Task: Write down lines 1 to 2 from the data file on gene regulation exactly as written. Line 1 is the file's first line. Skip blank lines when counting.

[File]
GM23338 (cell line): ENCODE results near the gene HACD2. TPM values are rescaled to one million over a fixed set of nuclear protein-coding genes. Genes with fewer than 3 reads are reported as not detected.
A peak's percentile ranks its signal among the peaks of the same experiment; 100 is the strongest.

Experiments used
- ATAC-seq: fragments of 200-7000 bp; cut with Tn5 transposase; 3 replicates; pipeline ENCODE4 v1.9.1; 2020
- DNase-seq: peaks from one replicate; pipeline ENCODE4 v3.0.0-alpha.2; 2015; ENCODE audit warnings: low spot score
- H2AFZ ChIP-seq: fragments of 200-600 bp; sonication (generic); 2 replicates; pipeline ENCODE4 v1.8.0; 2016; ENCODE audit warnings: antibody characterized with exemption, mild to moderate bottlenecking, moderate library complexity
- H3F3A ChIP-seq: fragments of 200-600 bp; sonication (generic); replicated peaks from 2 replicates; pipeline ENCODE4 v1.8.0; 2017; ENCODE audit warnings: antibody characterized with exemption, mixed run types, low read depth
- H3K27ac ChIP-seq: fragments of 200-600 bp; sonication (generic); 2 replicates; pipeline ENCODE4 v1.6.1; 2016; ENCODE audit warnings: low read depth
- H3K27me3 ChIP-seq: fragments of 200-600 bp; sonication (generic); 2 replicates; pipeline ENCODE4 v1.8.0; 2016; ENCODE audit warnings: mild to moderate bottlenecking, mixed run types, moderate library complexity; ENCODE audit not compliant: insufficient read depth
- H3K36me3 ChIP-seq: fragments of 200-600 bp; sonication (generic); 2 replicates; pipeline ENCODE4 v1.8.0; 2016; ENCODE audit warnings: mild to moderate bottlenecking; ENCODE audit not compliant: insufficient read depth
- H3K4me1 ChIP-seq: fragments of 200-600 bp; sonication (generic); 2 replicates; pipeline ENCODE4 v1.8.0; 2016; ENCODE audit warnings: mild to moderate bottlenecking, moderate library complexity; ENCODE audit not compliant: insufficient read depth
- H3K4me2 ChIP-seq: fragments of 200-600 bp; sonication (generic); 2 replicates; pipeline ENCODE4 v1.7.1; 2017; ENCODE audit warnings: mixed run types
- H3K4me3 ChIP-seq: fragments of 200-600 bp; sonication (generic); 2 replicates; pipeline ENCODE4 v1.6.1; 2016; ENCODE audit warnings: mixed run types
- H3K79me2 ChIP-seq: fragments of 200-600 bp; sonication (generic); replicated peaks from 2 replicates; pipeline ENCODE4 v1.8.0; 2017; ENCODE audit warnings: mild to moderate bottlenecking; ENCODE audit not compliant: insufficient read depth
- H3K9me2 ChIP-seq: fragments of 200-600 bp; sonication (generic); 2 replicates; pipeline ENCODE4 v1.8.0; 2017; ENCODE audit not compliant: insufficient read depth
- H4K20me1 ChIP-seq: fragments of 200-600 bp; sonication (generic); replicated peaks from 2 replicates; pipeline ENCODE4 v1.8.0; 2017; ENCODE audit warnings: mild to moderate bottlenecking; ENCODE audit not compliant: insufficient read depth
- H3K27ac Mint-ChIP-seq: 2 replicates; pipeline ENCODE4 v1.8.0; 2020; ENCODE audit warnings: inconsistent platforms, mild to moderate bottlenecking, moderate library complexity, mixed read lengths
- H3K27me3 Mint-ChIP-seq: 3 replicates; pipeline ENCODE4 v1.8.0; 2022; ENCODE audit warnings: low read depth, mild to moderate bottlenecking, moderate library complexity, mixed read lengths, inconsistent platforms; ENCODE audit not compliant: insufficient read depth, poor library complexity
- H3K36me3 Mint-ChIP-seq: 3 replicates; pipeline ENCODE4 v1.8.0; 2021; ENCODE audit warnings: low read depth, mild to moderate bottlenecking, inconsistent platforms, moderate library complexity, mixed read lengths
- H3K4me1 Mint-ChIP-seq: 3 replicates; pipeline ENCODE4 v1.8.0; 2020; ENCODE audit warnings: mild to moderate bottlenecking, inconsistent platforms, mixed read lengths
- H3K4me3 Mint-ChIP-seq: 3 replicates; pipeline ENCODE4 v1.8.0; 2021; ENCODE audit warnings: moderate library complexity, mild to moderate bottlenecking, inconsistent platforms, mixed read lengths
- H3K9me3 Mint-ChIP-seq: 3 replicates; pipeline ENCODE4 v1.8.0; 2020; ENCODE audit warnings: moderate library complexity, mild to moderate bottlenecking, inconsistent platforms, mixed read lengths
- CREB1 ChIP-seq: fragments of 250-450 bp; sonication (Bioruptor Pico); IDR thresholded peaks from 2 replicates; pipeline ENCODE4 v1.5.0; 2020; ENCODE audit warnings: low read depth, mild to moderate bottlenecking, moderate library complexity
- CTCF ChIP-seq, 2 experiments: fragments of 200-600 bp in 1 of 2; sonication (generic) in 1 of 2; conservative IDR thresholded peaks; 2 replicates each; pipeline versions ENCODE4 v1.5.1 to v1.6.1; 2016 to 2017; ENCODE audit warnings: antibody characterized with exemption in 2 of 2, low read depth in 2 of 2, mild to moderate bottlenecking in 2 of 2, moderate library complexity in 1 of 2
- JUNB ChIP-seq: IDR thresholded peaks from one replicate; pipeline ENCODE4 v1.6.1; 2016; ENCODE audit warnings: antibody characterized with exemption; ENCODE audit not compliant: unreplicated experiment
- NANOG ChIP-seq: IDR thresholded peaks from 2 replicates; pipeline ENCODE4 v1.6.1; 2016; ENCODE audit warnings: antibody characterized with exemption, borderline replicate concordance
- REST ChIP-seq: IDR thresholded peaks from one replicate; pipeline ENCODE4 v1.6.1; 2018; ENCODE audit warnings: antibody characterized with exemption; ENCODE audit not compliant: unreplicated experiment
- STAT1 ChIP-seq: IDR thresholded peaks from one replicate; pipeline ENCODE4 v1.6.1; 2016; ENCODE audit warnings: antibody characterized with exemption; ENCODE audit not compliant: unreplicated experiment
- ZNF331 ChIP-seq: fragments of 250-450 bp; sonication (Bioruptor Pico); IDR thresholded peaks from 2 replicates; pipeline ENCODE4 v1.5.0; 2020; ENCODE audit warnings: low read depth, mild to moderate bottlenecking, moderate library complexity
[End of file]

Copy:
GM23338 (cell line): ENCODE results near the gene HACD2. TPM values are rescaled to one million over a fixed set of nuclear protein-coding genes. Genes with fewer than 3 reads are reported as not detected.
A peak's percentile ranks its signal among the peaks of the same experiment; 100 is the strongest.